Dr Faizal therefore suggested that there is a need to have interventions and reforms put in place within the religious education system. This includes standardizing the syllabus across schools and to include religious extremism as a subject in the school syllabus. Apart from that, Dr Faizal also highlighted the need to closely monitor educators’ backgrounds and to allow only local preachers to teach in mosques.
Dr Moch Nur Ichwan then began his presentation by introducing Indonesia’s unique state-religion relationship. Positioned as neither a secular nor theocratic state, Indonesia established its own model, with Pancasila being identified as the state’s alternative ideology. As a result of such identification, it has a Ministry of Religious Affairs, but has no state fatwa council. Although the establishment of the Council of Indonesian Ulama (MUI) was engineered by Suharto in 1975, it is not a state institution, but part of Muslim society, thus facilitating its middle-ground position between state and society. While this is often criticized to be the weakness of MUI, Dr Ichwan argued that this positioning has allowed MUI to play its role of co-Islamizing different segments of society. Termed the “New Puritanical Moderation Turn”, he observed that MUI has co-Islamized the state through the politico-legal advocacy of fatwas, which in turn has influenced national laws, court decisions and government policies. Dr Ichwan also provided some examples, focusing on how MUI’s fatwas have directly and indirectly influenced laws on shariah, banking and finance, halal market as well as the national education system. Similarly, MUI’s fatwas have also been used as a reference point for Islamic social organizations and social movements/protests.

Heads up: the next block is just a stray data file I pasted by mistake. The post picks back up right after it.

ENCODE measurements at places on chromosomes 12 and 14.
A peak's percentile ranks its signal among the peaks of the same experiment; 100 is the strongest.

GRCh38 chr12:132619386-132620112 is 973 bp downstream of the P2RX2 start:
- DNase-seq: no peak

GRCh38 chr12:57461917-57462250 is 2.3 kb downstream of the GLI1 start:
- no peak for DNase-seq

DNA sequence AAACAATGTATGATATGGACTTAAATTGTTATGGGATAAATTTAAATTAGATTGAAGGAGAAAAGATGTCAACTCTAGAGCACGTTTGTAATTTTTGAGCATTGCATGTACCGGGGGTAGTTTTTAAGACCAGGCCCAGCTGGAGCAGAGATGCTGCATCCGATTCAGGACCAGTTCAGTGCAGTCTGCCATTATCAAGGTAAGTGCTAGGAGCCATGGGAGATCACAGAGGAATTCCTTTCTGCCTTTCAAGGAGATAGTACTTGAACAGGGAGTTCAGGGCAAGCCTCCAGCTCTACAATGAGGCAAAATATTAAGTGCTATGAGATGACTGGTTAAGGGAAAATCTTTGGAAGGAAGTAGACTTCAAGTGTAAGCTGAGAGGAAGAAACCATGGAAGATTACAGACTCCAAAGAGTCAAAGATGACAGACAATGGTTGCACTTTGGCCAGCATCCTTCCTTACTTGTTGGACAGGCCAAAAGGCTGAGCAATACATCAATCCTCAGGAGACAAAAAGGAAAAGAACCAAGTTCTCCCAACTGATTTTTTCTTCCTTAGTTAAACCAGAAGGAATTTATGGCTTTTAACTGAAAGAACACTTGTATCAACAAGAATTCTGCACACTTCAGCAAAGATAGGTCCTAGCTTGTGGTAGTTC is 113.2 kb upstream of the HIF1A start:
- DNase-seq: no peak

Dr Ichwan also elaborated on how MUI had gradually increased its presence within the market and media sectors. The creation of MUI’s National Shariah Board (DSN) is an example of co-lslamization of the economic system and market where it serves as the reference point for shariah banks and companies to ensure shar’i and halal-ness of its financial products. Besides, MUI was often seen to give awards for “ethical” and “religious” media contents as well as regulating pornography or social interactions on social media. Apart from that, one “new” development since 2020, is that it has intensified the discourse of “wasatiyyah Islam” (Islamic moderation), in orchestration with the Ministry of Religious Affairs’ ideological programme. It has also adopted, albeit vaguely, a “progressive” rhetoric of contextual interpretation of the Qur’an and Prophetic tradition, anti-religious radicalism, extremism and terrorism, as well as a statist, if not regimist, political theology. That being said, Dr Ichwan highlighted that this is the beginning of a new phase for MUI and the continuity of this phase would be dependent on the next administration after the 2024 elections.
During the Q&A segment, the panel discussed a range of topics, with some emphasis on the effects of political Islam, the future development of MUI, and the influence of reforms in the Middle East on Islam in Malaysia and Indonesia. All speakers also agreed that whoever controls the public sphere would have the power to influence and moderate the understanding of Islam in society. This would in turn determine the potential outcomes of such moderation within society.